Recherche – Detailansicht
1) Platonic Theology. Vol. I: Books I-IV. Engl. Translation by M. B. Allen with J. Warden. Lat. Text ed. by J. Hankins with W. Bowen.
1) Cambridge-London: Harvard University Press 2001. XVII, 342 S. 8 = The I Tatti Renaissance Library, 2. Lw. £ 19.95. ISBN 0-674-00345-4.
Michael Allen and James Hankins are both scholars of great distinction and these two volumes constitute a fitting testimony to their craft, and a beautifully accessible and reliable resource for scholars. With these two volumes we have eight of the eighteen books of Marsilio Ficino's theoretical opus maximum, probably composed between 1469 and 1473 and published in 1482. Allen and Hankins are developing the pioneering scholarship of Paul Oscar Kristeller and Raymond Marcel with their own distinction.
F. (1433-1499) is known as the leading scholar-philosopher-theologian in Quattrocento Florence, especially after 1462 when his theology enjoyed the official patronage of Cosimo de' Medici and villa Careggi seemed to be a revival of the platonic Academy. The age of Lorenzo The Magnificent (1469-1492) was a remarkable period of literary and artustic flowering of the Renaissance in Medicean Florence: Botticelli, Poliziano, Landino, Michelangelo, but also the spiritual excitement and turmoil that one associates with the life, ministry and death of Savonarola. It was F.'s development of the doctrine of Platonic love in his commentary on Plato's symposium which was the source of the trattati d'amore which were pervasive in European courts in the 16th century.
No one doubts the importance of F. Yet the excellent work of Francis Yates and D. P. Walker on the hermetic-magical dimension of Florentine Platonism has perhaps led to some misleading impressions - especially perhaps among theologians. The importance of this strand may lead us to overlook the theological importance of F. F. was a canon of the Duomo and presents himself within a continuous theological tradition. Allen notes that the Lateran Council's promulgation of the immortality of the soul in 1512 was probably influenced by F.'s theology. The publication of this edition of the Platonic Theology with its strong debts to Thomas Aquinas (especially Summa Contra Gentiles book II) helps to correct any misapprehension that F. was a subterranean Gnostic rather than a philosopher. Though not emulating the Euclidian model of Proclus, it is presented as a rigorously argued philosophical theology. Like Proclus's Elements of Theology, it serves as a more lucid introduction to Neo-Platonic doctrine than the eliptic and meandering Enneads of Plotinus. Notwithstanding the genius and originality of Plotinus, he is hard to grasp in detail. F.'s systematic presentation of a basically Plotinian metaphysics is no mean feat.
Platonic Theology is an important title because it is, as Allen notes in his Introduction to the first volume, ambivalent. The title reveals both F.'s Platonism and his apologetic trajectory. Athenian Neoplatonism was a powerful source of pagan critique of Christianity and Proclus represents a powerful expression of that pagan polemic in late Antiquity. Medieval Christianity received many Neoplatonic tenets in a Christianised form, while in the Renaissance - by way of contrast - the hostility of ancient pagans towards the Christian Church was quite evident. F. felt compelled to produce a synthesis which would both show the affinity of Christianity and Platonism while rejecting anti-Christian tenets.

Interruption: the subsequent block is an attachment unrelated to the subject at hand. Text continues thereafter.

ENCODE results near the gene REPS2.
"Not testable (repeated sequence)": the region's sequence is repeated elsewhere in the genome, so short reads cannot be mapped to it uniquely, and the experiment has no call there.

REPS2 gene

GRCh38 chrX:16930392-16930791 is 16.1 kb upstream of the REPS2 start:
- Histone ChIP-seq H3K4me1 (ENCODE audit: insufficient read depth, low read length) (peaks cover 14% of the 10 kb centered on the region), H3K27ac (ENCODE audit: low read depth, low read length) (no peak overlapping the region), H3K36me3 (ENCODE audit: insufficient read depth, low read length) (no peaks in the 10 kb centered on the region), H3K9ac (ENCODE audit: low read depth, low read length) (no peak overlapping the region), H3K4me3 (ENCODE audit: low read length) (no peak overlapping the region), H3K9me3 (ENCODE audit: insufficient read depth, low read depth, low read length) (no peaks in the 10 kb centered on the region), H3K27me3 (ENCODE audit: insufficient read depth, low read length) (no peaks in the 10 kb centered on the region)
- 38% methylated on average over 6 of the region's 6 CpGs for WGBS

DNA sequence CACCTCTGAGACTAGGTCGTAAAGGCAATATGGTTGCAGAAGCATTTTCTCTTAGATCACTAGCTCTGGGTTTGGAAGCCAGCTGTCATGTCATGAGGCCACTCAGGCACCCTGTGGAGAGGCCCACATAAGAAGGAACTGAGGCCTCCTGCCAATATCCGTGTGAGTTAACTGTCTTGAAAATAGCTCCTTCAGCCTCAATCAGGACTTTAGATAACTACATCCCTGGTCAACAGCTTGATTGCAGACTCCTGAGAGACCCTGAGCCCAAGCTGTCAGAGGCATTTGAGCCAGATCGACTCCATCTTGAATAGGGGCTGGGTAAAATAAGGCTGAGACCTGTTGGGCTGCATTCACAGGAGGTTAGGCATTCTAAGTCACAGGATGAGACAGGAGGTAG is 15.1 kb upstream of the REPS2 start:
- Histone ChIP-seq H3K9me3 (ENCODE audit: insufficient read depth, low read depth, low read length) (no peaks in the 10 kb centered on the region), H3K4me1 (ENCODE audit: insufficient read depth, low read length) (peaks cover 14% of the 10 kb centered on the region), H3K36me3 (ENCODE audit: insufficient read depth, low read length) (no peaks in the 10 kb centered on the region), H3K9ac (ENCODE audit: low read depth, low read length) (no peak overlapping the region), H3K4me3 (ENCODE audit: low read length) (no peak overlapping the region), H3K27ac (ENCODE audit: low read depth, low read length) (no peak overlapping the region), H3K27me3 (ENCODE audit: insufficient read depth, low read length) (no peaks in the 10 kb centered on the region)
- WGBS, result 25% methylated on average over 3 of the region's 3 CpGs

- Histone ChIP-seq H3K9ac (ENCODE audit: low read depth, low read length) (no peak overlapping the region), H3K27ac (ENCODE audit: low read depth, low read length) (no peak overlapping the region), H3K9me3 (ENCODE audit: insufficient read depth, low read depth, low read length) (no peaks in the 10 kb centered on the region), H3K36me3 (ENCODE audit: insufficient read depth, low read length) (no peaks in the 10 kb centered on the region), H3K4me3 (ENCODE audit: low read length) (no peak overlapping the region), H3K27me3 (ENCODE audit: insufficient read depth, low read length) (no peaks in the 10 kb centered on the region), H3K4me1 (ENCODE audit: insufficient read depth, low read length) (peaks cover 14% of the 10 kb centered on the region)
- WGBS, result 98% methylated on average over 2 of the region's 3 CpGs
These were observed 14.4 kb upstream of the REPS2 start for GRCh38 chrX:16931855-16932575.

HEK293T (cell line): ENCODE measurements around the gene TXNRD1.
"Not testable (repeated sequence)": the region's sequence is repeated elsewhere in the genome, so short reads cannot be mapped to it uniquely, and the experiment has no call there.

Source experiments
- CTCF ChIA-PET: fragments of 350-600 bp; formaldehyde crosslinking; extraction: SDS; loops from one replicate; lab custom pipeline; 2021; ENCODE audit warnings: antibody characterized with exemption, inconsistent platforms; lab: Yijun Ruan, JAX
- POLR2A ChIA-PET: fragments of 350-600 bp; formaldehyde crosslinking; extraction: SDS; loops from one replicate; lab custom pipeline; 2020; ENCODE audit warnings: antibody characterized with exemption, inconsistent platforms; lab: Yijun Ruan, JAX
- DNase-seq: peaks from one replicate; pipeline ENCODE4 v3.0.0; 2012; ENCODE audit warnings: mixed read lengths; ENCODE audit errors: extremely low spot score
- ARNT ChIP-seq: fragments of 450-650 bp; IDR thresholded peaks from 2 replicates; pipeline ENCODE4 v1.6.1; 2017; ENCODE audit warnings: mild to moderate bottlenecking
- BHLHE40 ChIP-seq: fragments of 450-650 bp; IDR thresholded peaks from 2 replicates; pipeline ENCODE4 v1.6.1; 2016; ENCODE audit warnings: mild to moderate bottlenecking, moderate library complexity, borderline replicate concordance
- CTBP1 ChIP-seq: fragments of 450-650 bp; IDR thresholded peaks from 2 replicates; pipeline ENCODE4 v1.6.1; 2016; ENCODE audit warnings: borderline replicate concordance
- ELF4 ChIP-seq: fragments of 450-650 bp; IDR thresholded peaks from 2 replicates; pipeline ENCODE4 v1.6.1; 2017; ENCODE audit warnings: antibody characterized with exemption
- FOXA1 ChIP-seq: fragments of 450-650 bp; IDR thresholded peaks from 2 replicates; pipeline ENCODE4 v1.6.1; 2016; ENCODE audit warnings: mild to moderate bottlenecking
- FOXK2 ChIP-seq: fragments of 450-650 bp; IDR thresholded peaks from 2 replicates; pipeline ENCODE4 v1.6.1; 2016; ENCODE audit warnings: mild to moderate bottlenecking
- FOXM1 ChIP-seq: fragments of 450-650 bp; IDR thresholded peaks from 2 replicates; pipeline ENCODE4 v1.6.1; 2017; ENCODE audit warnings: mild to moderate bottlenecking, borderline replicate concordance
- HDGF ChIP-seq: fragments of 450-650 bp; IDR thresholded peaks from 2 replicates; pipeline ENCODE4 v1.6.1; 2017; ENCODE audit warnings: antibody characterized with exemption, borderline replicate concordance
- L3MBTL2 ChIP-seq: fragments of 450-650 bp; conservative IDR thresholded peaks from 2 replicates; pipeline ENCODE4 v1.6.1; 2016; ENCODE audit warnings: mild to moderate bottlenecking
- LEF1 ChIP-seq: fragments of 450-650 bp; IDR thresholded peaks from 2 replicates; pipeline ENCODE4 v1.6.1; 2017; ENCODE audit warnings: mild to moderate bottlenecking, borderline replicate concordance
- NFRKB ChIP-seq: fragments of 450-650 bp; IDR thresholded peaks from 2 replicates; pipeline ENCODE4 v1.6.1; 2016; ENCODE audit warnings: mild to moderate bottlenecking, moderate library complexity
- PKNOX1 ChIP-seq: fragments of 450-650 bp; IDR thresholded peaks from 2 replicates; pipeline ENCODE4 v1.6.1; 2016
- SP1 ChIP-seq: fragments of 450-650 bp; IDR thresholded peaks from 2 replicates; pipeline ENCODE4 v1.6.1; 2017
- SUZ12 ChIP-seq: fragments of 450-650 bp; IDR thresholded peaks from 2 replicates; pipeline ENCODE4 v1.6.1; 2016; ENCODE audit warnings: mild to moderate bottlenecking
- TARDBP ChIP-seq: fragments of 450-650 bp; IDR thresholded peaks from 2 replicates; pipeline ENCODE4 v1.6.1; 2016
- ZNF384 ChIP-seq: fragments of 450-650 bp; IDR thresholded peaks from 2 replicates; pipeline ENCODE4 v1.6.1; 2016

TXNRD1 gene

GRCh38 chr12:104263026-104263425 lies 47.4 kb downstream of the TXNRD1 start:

F.'s Platonic Theology is about the ascent of the immortal soul to its transcendent source. One can envisage how this posed a threat both to the anthropological pessimism of much of the Reformed and Lutheran traditions and to the sacramental machinery, doctrinal rigour and hierarchical order of post Tridentine Catholicism. Indeed, behind the contemplative tranquillity of the Platonic Theology is a virtually Promethean doctrine of human capability - a strident version of the ancient doctrine of deification. One hundred years on, Bruno was perhaps less politic than F. But his theological radicalism has its obvious precursor mutatis mutandis in F.
Giordano Bruno dedicated his most Ficinian work De gli eroici furori to that great star of the Elizabethan court Sir Philip Sidney; within fifty years the Cambridge Platonists were fusing Platonic theology and atomistic science, and two hundred years later F. W. J. Schelling produces a dialogue entitled Bruno in which the influence of the Italian Renaissance is evident.
F.'s achievement, though much contested, was to provide a legacy of a Christian Platonic synthesis which was to extend enormous influence in those universities (such as Cambridge and Tübingen) where Christian humanism could flourish and where there existed a modicum of institutional freedom from either the excessive zeal of the Reformers or the grip of the Counter Reformation. This reviewer considers Cassirer justified in seeing a transmission of a virtually promethean vision of man from Florence, via the Cambridge Platonists to Kant and German Idealism. Yet even if that is to claim too much, Allen and Hankins have opened up one of the forgers of the modern mind. For that we should be grateful.